However, Ngannou’s supporters believe that he only needs one clean punch to close the show; it’s hard to imagine a scenario where Gane spends 25 minutes in the cage with that Titan without eating at least one clean shot. Ngannou averages one knockdown for every 20 strikes attempted in the UFC, which is an incredible rate.
Gane should control the minute-winning in this fight (+2.97 to +0.50 strike differential; +33% combined accuracy and defense), particularly in the middle and late rounds when Ngannou starts to fade.
However, the power and reach advantages lie in Ngannou’s corner. While Gane is excellent at moving away from his opponents, he does tend to back up straight and leave his head on the centerline, leaving him susceptible to a forward blitz and winging hooks:
While everyone acknowledges Ngannou’s power, few credit his speed, accuracy, or distance-closing explosiveness, which can immediately pressure opponents.
With that speed, Ngannou can force his opponents into big pocket exchanges — and not only is he mighty powerful, he’s also incredibly durable and willing to flip the chin coin by swinging wildly in the pocket.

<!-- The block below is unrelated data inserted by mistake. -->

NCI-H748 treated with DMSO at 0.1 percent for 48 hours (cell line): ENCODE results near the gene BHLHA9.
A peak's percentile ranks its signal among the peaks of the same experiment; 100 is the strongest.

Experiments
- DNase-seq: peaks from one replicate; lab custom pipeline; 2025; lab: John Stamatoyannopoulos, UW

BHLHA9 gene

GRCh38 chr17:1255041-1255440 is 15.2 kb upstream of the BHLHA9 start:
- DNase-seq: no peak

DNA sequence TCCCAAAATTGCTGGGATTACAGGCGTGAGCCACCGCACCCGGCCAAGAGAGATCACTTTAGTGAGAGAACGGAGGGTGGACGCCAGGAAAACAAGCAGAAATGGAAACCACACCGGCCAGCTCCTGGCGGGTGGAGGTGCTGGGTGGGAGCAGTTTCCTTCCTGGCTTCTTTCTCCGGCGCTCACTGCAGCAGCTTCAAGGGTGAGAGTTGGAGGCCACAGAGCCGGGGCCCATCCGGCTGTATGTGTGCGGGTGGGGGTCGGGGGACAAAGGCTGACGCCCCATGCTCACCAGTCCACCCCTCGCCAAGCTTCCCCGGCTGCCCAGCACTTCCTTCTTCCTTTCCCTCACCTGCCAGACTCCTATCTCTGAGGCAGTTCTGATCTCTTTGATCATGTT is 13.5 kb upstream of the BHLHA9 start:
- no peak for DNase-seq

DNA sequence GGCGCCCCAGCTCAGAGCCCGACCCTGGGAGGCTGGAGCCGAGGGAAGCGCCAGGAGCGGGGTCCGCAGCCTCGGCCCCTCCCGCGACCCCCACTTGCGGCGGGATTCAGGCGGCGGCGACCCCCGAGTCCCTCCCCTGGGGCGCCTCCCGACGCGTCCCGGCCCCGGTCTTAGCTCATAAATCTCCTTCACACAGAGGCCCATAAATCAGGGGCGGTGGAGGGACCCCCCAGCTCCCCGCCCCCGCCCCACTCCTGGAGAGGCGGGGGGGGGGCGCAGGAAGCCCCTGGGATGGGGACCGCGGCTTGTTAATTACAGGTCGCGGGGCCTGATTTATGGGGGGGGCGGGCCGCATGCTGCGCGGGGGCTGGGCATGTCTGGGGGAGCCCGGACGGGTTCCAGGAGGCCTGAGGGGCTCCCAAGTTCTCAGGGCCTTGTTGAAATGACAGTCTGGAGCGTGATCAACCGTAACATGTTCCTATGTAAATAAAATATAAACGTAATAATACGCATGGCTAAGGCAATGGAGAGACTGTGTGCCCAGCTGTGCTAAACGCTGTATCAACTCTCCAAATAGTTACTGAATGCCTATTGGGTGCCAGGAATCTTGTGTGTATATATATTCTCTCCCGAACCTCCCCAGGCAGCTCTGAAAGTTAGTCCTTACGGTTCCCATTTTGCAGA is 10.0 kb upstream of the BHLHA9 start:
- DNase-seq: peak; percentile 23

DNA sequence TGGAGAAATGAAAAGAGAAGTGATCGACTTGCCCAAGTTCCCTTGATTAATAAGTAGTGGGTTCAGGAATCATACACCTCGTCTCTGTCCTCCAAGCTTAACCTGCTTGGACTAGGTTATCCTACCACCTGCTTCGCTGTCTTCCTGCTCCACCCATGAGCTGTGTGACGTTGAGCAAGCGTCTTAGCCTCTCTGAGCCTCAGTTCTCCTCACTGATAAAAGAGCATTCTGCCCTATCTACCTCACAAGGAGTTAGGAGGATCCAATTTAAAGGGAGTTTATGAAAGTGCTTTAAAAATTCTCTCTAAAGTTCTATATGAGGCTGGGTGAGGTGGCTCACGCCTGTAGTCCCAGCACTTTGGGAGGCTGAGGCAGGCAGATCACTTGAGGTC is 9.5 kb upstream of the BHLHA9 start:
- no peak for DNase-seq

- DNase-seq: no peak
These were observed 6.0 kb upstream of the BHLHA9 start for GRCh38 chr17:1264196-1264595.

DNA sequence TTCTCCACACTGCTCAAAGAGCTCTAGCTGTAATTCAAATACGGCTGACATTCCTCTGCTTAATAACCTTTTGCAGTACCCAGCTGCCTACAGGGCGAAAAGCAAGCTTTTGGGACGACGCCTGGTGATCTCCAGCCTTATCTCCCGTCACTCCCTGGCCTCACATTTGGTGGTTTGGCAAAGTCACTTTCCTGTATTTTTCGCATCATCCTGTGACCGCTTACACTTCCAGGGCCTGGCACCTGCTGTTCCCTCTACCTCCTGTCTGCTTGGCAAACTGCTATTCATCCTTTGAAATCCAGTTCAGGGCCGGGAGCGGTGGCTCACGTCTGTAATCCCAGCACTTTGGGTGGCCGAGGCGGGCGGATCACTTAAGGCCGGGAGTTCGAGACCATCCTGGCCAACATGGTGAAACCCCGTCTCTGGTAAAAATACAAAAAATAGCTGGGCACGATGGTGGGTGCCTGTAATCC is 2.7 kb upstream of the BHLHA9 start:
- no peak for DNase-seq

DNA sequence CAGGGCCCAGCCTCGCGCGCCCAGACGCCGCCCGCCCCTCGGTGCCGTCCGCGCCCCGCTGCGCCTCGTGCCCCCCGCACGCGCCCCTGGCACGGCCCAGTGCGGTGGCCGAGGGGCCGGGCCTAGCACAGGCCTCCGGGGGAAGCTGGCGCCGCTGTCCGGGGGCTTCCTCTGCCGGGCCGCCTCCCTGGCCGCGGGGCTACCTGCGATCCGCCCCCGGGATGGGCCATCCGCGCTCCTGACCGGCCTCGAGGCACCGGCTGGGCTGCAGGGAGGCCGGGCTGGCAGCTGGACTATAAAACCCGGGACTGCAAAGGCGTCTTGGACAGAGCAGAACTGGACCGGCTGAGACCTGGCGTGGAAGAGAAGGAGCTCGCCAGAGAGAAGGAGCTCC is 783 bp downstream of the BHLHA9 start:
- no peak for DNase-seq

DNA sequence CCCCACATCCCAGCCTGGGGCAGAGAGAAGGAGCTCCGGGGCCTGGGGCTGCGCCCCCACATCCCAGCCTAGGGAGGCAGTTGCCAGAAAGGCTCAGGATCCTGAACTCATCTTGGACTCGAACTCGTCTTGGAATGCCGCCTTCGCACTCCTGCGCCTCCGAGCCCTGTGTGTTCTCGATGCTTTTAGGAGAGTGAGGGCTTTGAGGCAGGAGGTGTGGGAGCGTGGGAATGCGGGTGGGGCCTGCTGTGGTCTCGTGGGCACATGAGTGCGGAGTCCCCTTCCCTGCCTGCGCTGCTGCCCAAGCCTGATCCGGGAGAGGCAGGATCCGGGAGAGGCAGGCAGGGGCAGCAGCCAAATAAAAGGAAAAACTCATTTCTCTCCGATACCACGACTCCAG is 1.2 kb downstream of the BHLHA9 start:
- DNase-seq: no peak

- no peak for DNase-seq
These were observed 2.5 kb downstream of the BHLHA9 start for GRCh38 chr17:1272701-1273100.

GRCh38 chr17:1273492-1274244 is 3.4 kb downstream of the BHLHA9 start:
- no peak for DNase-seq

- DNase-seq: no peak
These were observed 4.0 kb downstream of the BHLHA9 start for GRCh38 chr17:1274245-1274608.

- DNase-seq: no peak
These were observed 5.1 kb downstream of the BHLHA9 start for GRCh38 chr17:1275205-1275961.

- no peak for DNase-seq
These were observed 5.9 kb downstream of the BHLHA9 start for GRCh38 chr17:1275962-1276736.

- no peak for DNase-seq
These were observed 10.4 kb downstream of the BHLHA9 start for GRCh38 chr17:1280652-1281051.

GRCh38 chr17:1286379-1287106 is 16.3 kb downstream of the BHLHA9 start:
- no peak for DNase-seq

Additionally, many have forgotten the massive improvements that Ngannou showed in his nearly flawless victory against Stipe Miocic.
He came out extremely patient, fired a hard early calf kick, showed a nice double jab to overhand combination and landed a flush high kick that he claims also knocked out Gane in a training session.
Moreover, Ngannou showed significant improvement regarding his wrestling, stuffing the takedown attempts from Stipe before managing to take his opponents’ back, where he landed some vicious ground and pound.
Since his last loss to Derrick Lewis in 2018, Ngannou has completed less than two rounds of fight time throughout five bouts. While we have seen improvements in that limited sample, it’s difficult to determine whether his stamina has improved.
Even in the second Miocic fight, despite showing much-improved patience, Ngannou was starting to breathe heavy near the end of Round 1, and into Round 2, before landing a vicious check left hook to claim the belt.
Cardio concerns notwithstanding, Ngannou doesn’t go away quickly, and I don’t expect Gane to find as easy of a finish in the later rounds as he did against a similarly gassing Lewis, who is much less athletic and much more vulnerable to body shots than the current champion: